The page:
As the antivaccine movement has increased, vaccine preventable illnesses have also increased. The resurgence of measles globally has been noted, specifically the United States received 1200 new cases of measles in 2019, which is the highest number of cases since 1994. Measles is a highly contagious pathogen; the virus has an attack rate of up to 90% in susceptible individuals. Standard of care for patients post hematopoietic cell transplant (HCT) includes repeating all childhood vaccinations. However, compliance with recommendations is unknown. No previous reports have been created measuring the difference in measles, mumps, and rubella (MMR) reactivity between autologous and allogeneic HCT patients post treatment.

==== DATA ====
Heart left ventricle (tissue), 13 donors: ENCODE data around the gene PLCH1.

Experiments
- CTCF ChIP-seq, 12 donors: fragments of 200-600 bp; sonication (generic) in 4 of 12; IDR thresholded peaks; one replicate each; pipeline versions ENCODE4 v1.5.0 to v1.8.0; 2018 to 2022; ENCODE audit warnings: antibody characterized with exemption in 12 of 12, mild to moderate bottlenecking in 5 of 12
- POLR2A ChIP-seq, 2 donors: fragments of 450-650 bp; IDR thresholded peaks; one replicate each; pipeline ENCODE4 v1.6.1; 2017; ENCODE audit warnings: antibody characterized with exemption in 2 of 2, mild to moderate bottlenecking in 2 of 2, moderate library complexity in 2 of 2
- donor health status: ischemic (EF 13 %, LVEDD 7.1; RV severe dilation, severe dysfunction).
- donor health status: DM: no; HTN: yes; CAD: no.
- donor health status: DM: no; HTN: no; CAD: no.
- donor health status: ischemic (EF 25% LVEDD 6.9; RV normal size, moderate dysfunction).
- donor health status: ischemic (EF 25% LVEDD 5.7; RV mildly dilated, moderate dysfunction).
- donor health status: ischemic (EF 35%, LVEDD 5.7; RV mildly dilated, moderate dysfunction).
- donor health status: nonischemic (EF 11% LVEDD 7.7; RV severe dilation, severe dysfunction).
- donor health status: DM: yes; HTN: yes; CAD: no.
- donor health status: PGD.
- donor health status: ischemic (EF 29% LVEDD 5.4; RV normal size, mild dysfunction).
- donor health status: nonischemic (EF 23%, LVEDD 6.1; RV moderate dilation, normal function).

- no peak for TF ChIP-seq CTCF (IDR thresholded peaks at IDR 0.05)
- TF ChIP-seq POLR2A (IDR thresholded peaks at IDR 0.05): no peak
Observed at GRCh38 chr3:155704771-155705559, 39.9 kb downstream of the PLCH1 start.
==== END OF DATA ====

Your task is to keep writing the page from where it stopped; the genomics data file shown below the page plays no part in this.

A retrospective chart review investigated HCT patients between 2000-2019 from the Windsor Regional Hospital (WRH) cancer centre. Patients were excluded from data collection if they were deceased before an MMR reactivity test could be done or if they were lost to follow up. A total of 83% of autologous HCT (N=57) and 66% of allogeneic HCT (N=47) patients had serology tested to measure MMR reactivity post-transplant prior to live vaccinations. MMR titres were drawn from autologous patients a median of 395 days after HCT and a median of 907 days after HCT for allogeneic patients.